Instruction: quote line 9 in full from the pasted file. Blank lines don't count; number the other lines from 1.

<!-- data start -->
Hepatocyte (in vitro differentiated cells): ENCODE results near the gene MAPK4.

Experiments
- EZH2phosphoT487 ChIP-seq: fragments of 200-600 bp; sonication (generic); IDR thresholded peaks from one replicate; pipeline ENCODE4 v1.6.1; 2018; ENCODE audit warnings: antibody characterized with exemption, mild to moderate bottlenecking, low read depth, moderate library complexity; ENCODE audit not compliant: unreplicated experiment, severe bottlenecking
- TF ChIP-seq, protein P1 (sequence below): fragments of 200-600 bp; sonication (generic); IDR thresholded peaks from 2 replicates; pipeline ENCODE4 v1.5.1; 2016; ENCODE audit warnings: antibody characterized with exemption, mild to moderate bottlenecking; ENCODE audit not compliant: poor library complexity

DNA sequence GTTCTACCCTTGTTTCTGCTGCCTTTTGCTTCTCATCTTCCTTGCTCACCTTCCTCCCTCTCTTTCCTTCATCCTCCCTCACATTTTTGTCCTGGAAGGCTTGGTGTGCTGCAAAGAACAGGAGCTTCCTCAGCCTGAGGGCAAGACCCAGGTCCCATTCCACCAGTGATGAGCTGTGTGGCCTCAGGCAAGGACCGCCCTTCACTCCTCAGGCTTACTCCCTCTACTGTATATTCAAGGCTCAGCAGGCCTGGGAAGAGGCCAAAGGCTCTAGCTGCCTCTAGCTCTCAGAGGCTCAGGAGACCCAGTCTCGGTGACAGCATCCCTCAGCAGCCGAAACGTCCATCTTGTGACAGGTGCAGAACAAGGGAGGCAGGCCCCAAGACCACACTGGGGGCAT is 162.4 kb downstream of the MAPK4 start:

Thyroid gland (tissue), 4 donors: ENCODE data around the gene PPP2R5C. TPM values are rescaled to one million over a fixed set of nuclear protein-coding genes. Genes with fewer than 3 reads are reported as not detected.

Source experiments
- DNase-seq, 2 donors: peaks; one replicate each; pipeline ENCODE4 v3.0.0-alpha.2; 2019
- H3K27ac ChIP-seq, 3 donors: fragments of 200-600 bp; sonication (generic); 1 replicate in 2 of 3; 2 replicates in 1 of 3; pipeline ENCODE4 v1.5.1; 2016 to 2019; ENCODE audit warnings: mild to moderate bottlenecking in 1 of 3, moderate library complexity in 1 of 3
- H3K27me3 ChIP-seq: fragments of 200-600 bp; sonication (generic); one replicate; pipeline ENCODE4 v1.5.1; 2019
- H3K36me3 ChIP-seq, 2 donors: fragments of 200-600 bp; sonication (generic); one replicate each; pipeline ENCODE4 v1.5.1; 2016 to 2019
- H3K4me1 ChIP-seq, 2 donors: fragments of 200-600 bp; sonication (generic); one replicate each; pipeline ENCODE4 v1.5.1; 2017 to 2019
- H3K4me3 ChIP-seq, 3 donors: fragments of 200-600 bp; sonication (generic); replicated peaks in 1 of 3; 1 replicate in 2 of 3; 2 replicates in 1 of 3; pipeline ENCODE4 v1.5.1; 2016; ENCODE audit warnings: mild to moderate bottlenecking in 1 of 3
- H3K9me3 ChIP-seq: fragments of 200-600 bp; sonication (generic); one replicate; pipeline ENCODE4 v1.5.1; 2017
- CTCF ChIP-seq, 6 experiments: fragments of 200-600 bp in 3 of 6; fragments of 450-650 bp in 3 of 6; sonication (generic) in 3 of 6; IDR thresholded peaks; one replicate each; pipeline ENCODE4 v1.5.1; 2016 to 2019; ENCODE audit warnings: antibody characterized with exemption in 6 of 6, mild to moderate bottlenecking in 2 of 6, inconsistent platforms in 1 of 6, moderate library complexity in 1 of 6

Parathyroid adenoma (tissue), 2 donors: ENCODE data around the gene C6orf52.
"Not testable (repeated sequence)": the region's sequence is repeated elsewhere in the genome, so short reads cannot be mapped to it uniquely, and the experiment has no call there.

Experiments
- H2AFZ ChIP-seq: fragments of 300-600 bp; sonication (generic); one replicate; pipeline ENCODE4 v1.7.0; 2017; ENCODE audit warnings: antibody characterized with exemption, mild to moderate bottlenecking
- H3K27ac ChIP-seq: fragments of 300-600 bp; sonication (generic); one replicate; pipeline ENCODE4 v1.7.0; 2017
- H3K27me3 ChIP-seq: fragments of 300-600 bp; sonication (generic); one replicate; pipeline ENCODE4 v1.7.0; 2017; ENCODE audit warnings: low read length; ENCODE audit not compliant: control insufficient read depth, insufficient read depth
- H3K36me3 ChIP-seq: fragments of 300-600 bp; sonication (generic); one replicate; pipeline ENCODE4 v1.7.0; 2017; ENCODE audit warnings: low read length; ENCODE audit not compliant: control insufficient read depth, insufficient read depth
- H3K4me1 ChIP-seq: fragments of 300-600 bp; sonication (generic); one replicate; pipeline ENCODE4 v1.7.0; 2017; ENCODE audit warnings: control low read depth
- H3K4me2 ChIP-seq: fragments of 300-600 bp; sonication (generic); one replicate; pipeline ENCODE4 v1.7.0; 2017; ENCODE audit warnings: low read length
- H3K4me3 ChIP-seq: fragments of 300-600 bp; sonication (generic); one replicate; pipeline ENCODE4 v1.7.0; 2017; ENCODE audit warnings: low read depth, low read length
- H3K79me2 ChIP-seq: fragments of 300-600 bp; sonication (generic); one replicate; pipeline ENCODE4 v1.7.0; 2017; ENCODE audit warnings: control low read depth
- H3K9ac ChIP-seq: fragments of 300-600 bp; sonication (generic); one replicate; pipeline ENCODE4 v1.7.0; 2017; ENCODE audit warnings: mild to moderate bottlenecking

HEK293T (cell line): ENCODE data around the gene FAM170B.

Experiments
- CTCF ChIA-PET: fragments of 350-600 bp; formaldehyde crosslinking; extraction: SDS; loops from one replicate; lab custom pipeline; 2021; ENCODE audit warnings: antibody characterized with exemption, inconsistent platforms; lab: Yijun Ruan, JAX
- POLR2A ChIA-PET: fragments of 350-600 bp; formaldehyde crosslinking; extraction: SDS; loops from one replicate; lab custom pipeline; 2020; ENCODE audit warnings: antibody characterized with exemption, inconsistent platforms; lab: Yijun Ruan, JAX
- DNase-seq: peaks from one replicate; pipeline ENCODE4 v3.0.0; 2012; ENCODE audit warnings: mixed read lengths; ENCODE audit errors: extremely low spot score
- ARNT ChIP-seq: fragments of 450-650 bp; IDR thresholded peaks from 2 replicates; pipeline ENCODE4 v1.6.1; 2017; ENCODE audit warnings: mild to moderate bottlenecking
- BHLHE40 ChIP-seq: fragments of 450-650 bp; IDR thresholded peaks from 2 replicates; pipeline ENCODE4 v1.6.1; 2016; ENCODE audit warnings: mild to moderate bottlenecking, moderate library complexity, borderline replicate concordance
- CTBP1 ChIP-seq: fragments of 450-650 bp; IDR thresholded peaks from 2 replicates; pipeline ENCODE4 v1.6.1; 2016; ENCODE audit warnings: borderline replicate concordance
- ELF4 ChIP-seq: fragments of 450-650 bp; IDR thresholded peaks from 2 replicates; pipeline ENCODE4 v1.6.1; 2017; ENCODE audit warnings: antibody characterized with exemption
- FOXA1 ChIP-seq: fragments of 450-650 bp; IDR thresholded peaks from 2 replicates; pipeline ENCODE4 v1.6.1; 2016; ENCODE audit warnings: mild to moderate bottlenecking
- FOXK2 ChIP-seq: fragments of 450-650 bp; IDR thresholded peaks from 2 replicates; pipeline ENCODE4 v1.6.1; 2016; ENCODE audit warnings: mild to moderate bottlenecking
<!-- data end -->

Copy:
- H3K27ac ChIP-seq, 3 donors: fragments of 200-600 bp; sonication (generic); 1 replicate in 2 of 3; 2 replicates in 1 of 3; pipeline ENCODE4 v1.5.1; 2016 to 2019; ENCODE audit warnings: mild to moderate bottlenecking in 1 of 3, moderate library complexity in 1 of 3